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Senior Correspondent

It was midnight on Sunday. Fourteen hours at my computer, mostly doing calculations and detailed contract writing. That crazy pace had held for the whole week, and my weekly article wasn’t even written. I knew I had 4-5 hours ahead of me to write, edit, format and upload the article to be in my readers’ mailboxes by Monday morning.

My business partner said, “Stop it, Sharon. You’ve pushed yourself all week. This is a heart attack in the making.”

He made me promise I’d go to bed and get some sleep.

I sent a note out to readers saying I had fallen down on the job, after writing every scheduled week for over two years. And I went to bed.

Among the flow of emails I received in response to that note, there was one from Robin. This is all it said:

“Not to worry Sharon…now we know you’re human!!!”

That comment stayed with me all week. The heavy workload continued, leaving little time to interact with Facebook friends or do much of anything on social media. It felt a little like withdrawal. “Internet withdrawal.” (Have you ever felt that way?)

But being disconnected from “virtual life” allowed me to be more connected to “real life” and to the dreams that keep flitting in and out of my consciousness. I had been too busy to dream.

My friend Susan recently asked me: “I wonder if you have considered living in another country, with lower cost of living. Having lived in so many countries and different cultures, have you decided on the United States as the best place, long-term?”

Funny thing. That’s one of the dreams.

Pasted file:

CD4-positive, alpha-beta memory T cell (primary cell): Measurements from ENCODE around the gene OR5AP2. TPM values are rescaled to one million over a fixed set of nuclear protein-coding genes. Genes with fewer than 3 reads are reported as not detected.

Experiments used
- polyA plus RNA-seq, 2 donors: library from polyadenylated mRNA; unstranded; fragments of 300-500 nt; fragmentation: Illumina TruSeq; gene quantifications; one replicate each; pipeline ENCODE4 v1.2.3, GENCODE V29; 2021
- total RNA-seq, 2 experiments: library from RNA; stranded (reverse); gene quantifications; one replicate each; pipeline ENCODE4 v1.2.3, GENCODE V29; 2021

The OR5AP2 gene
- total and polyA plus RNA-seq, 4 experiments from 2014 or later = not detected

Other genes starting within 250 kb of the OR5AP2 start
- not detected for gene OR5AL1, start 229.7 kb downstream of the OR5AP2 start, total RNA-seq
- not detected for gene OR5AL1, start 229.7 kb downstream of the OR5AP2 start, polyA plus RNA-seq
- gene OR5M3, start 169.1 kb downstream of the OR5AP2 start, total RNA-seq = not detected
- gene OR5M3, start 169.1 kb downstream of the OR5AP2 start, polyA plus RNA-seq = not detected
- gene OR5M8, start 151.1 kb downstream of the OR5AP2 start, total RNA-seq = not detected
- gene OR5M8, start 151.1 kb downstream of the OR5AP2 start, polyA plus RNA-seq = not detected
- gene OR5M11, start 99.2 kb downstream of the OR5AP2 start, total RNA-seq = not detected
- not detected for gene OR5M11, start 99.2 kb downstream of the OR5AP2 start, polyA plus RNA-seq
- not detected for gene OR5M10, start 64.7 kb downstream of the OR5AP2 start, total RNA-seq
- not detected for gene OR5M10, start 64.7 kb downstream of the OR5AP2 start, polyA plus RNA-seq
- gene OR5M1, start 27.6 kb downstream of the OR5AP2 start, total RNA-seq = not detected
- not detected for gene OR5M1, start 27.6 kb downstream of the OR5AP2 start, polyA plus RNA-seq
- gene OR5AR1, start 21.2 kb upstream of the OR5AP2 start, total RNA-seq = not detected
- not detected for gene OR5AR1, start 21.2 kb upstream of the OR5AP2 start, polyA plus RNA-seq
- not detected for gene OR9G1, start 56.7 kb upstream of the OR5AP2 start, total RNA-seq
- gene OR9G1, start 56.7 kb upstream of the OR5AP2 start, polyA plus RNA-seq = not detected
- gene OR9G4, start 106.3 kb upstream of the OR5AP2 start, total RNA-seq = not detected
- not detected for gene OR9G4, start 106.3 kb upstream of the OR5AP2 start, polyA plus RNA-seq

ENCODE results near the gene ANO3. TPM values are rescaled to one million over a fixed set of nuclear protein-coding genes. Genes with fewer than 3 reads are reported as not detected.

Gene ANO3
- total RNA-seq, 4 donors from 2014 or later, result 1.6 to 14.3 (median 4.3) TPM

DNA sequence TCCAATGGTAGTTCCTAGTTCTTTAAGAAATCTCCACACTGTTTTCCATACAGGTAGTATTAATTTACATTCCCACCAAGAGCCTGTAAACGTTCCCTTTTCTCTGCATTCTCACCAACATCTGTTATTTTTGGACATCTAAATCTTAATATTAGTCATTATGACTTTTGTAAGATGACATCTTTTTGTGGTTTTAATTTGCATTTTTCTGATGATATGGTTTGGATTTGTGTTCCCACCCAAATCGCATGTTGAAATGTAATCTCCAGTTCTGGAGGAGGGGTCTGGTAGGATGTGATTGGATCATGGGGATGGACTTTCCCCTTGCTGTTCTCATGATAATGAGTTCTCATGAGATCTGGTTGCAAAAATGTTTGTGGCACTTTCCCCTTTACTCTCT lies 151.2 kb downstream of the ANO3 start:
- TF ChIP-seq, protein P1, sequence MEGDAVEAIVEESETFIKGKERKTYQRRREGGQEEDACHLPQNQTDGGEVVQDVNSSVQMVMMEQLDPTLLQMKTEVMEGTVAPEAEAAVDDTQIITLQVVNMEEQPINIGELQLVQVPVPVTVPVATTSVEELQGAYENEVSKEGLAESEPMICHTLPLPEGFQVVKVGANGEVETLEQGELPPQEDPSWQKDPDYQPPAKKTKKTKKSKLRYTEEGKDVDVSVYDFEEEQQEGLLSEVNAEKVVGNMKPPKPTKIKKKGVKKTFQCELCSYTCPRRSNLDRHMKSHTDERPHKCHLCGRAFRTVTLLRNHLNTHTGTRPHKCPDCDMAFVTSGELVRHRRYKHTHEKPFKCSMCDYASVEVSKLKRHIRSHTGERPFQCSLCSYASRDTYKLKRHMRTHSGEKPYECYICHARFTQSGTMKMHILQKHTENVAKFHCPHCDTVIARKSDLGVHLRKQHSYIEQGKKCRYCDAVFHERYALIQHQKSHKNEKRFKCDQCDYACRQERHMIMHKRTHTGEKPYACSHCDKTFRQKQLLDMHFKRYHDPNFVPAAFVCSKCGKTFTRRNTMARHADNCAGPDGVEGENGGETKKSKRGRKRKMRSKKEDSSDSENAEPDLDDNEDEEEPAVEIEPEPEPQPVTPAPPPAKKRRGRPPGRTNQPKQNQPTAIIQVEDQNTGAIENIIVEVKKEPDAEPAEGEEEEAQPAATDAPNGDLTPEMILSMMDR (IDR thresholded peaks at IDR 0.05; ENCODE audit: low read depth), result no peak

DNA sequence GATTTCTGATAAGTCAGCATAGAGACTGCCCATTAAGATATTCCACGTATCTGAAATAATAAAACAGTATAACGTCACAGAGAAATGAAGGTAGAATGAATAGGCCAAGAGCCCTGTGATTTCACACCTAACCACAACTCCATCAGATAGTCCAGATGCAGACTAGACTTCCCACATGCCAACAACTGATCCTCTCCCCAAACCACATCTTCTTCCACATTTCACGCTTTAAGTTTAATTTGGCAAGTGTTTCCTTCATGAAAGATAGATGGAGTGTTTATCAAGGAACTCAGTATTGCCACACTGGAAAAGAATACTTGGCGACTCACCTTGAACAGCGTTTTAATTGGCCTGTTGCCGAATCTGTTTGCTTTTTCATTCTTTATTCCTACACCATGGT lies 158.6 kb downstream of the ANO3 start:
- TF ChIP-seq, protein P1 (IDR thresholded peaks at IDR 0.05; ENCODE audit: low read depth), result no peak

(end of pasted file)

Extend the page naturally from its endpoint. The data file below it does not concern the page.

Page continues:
In the early 1990s, I drove all around Ecuador with a friend. From the highlands to the Amazon region in the east, then back across towards the west in a 4-wheel drive Jeep. Late one night we pulled into a beautiful town. It’s name?  Cuenca. Several magical days later, we had to get back on the road to complete the itinerary, winding our way to the port of Guayaquil to meet our boat to the Galapagos.

The most striking memory, the one that has held its magic all these years, is Cuenca.

Fast forward nearly 20 years to a lunch in Florida with a friend who was asking my advice about downsizing in the face of the chaos brought on by the economic tsunami of 2008. We talked about how people could reduce the footprint of their home in order to be able to weather bad economic times. (As I had done ten years before in the face of my own financial tsunami.) And we spoke of moving abroad, something I’ve always intended to do, especially since I was raised in Latin America and feel so at home there.

A few months later, Deborah called to tell me she was moving her family to Ecuador. To Cuenca. And for the past year or more, I’ve watched “virtually’ as she, her husband and their teenage daughter have flourished in that new environment.

Then last week I read a newsletter from a woman who coaches people to help build their businesses with a book. I’ve never met her. But Lynne Klippel was announcing that she was just moving into the new home she and her husband had built … near Cuenca.

To answer Susan’s question, I feel that moving abroad is a perfect way to live a full, vibrant life on less-than-abundant resources. Costs are dramatically lower, especially in certain countries and certain regions within them. And more and more Americans, Canadians and Europeans are living — carefully — on Social Security alone. Add to that any pensions or investments, and the quality of life rises rapidly.

Is it for everybody? No. Deciding whether and where to go requires research, visits and tons of personal introspection. The two best online resources I know are International Living and Live and Invest Overseas. Subscribe to them and see what appeals to you. Be brutally honest with yourself about what’s important to you. Visit for a long enough period of time to feel what everyday living is like. And be ready to change your mind —about the place or about moving at all.

Most of all, do not go somewhere hoping to replicate where you live today. Go, instead, looking for a place where you feel comfortable, safe and ready to see each day as an adventure, as an opportunity to grow.

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